One of the things we talk about as a significant failure factor for new businesses is being under-capitalized when they start. Undercapitalizing is simply a fancy finance term for underestimating how much money it will really take to (1) get the business started and (2) to cover initial losses while sales ramp up before the business gets to breakeven.
You don’t go out of business because you lost money – you ran out of cash.
Before launching a business, make sure you have the cash on hand to see you through until you land customers and they start paying their invoices from you.
There are a number of factors that determine how much capital any small business needs to start. Businesses that offer a service usually require fewer funds than those that sell a product. This is because service businesses do not have to invest in inventory.
An example if you do not hit the breakeven level of sales until month 6:
- In the periods before month 6, your revenue has been less than your expenses. So, each month (for five months), you needed to find extra cash (Capital) to keep paying the bills.
- You appear to have a growing business, so what’s the problem? The problems will occur if you do not have sufficient capital to fund these shortfalls at any given time.
- You need to manage and understand cash inflows and outflows during this critical period and ensure you have made arrangements to have Capital available. This is what cash flow forecasts are for.
- Your brilliant business may never get the opportunity to flourish if at some point before month 6 you find yourself under-capitalized, aka, you ran out of cash.
These are the kind of things that can happen:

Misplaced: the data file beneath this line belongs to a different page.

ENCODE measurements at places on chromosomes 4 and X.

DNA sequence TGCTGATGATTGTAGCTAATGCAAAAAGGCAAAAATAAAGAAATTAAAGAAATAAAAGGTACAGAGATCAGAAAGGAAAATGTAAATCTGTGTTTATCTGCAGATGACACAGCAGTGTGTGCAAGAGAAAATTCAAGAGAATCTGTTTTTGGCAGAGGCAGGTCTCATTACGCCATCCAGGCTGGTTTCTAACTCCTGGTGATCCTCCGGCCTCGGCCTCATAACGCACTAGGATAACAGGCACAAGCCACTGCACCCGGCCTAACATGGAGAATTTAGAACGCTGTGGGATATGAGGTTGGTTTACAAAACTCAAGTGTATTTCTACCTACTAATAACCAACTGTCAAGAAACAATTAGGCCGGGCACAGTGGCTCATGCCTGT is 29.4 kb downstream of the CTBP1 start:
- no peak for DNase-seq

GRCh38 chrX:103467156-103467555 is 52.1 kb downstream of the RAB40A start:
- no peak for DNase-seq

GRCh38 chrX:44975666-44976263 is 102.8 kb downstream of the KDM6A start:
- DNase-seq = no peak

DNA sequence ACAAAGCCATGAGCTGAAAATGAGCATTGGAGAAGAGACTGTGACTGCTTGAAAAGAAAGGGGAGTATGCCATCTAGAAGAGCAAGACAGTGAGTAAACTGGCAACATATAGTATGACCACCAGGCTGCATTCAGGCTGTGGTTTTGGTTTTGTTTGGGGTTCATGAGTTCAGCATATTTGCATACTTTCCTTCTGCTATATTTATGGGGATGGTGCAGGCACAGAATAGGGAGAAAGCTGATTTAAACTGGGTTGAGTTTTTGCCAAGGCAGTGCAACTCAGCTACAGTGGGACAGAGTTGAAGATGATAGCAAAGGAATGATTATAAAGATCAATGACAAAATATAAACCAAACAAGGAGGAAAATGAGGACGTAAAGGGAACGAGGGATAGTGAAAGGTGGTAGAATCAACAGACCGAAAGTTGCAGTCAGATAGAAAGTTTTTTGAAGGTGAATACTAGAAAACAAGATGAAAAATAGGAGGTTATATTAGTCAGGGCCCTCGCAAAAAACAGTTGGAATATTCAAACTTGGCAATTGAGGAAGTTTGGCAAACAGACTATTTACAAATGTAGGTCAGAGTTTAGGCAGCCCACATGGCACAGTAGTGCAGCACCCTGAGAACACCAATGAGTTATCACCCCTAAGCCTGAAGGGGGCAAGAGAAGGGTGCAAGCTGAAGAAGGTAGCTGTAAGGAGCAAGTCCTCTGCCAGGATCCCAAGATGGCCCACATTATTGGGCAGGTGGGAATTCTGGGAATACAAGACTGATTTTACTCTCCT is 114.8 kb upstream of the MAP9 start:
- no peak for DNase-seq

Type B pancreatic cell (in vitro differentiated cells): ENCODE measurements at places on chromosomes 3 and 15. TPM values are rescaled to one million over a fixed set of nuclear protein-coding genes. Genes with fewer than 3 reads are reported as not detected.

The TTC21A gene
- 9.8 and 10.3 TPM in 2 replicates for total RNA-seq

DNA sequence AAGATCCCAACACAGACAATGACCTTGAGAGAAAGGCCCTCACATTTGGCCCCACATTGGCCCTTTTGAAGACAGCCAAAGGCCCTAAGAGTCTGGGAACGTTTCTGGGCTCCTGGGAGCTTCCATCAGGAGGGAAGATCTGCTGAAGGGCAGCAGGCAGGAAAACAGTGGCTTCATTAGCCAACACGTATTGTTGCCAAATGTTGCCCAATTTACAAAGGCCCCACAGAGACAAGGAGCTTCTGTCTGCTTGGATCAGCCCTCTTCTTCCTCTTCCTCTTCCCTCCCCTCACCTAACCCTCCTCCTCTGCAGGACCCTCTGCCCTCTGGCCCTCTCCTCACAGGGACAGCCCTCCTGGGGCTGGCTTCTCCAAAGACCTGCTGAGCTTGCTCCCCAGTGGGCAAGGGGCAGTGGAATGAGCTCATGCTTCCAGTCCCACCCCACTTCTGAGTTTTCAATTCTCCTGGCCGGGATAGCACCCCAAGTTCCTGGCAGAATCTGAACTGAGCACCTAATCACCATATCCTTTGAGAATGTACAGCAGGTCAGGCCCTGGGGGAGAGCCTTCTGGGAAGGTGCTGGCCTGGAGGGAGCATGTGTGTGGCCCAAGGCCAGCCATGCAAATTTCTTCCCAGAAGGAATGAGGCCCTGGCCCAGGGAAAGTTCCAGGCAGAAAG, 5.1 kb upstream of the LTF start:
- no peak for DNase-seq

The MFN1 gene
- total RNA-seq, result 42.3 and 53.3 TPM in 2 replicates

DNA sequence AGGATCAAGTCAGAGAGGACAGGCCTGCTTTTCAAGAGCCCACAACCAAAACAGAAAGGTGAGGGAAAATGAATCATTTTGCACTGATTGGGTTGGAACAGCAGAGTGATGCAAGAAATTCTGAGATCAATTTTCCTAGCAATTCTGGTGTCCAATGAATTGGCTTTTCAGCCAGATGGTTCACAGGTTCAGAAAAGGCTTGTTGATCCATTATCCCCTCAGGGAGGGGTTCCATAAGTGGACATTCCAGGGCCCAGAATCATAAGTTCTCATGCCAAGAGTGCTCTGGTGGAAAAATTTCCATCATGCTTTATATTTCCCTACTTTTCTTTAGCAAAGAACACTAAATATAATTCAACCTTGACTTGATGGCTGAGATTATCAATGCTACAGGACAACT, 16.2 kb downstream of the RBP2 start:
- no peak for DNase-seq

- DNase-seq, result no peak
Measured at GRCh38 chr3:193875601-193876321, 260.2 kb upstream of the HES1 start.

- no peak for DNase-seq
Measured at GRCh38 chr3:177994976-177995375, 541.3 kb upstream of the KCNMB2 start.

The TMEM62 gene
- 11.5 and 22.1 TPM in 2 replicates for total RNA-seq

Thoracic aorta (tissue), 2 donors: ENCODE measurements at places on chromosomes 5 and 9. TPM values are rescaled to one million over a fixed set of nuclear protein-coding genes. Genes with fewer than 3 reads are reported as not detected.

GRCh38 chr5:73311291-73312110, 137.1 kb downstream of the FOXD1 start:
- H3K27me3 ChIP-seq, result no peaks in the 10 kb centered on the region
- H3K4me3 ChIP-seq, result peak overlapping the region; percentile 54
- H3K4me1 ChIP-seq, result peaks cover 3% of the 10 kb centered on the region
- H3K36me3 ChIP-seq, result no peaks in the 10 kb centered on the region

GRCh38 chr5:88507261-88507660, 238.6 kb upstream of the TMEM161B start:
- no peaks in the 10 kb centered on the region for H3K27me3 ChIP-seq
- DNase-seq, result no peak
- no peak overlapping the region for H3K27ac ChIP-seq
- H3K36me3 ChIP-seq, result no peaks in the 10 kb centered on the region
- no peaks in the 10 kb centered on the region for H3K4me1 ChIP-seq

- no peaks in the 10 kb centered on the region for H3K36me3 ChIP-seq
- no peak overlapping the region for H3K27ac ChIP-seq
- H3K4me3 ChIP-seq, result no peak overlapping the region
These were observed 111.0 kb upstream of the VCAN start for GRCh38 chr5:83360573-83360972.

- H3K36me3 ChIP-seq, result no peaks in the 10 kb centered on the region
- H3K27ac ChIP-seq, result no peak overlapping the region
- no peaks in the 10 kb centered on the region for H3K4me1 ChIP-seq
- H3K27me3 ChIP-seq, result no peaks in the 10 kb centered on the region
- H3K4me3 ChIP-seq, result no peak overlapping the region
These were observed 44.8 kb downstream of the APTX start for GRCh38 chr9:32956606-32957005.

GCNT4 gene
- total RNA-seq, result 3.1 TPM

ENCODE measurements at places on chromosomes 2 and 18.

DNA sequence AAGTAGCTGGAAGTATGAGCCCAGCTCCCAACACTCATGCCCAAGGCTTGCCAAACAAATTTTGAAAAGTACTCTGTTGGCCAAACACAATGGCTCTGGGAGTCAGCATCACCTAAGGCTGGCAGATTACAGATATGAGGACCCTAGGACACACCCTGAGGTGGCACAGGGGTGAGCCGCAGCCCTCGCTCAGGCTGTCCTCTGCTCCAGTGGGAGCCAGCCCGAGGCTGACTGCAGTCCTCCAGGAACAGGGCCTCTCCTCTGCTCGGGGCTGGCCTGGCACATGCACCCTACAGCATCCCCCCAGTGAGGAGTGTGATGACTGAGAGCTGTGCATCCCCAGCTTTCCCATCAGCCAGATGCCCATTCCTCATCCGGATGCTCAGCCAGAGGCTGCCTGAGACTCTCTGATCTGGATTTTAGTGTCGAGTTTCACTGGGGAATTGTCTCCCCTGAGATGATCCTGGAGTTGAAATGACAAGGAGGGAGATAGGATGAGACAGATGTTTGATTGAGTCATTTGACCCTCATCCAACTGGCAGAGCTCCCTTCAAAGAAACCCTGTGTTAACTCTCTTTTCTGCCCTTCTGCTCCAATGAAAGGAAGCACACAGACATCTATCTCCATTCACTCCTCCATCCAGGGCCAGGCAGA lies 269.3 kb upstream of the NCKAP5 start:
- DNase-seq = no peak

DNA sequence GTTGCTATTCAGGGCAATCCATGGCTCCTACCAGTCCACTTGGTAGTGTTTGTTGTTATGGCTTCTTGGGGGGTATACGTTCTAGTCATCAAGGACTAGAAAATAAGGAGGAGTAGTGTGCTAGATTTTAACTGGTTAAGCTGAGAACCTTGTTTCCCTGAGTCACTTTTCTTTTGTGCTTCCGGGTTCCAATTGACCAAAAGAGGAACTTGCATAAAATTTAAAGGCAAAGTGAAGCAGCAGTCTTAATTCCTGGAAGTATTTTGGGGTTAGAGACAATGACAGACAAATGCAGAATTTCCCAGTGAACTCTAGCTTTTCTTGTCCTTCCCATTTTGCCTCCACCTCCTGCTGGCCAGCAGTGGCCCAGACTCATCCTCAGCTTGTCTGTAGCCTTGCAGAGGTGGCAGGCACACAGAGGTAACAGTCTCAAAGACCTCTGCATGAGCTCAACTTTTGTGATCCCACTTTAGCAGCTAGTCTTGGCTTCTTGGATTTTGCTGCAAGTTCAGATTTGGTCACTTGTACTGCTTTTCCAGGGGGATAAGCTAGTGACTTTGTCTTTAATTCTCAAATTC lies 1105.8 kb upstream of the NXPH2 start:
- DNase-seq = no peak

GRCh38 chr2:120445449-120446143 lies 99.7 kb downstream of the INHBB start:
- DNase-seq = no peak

- You can’t pay wages, staff leave, work stops.
- You fall behind on lease payments and equipment is removed. Work stops.
- You can’t pay suppliers. They won’t ship your materials or product. Work stops.
- You miss loan repayments. Bank calls your loans. No more business.
- You don’t pay rent. You are evicted. No premises. No business.
- You can’t pay utility bills. No gas, no water and no electricity. No business.
If only those nasty creditors would wait. Things will get better eventually. Those nasty creditors may be sympathetic, but they have heard the story before, and eventually their generosity and patience will run out.
- Make sure you have a good grasp of your cash needs
- Make sure you have a cushion available to get you through the peaks and valleys that inevitably will occur.
- Your own personal funds
- Bank line of credit.
- Equity funds from a friend or family member (but, be careful here)
The second point at which a capital crisis may occur is two to four years after the business has been started. You reach a level of business at which you need additional employees, facilities, or equipment. These all cost extra money. The key with either bank financing or an equity investment is to plan ahead. Don’t wait until you start getting behind or until you have a huge order to fill before going to the bank (more likely) or investor (not very likely).
While we are on the subject of capital, we would be remiss without addressing the inappropriate use of financing as a major cause of early small business failure. There is a tendency for the new business owner to use any source of money available to finance the entity, regardless of the interest rate and repayment schedule. This can be disastrous.
No matter how tempting it may be, do not use short term financing to fund long term investment. Avoid the use of high-interest rate credit cards, accounts receivable factoring, and lines of credit, except for short-term uses.
If you have a longer term financing need, arrange for longer term financing. Again, match the financing to its use.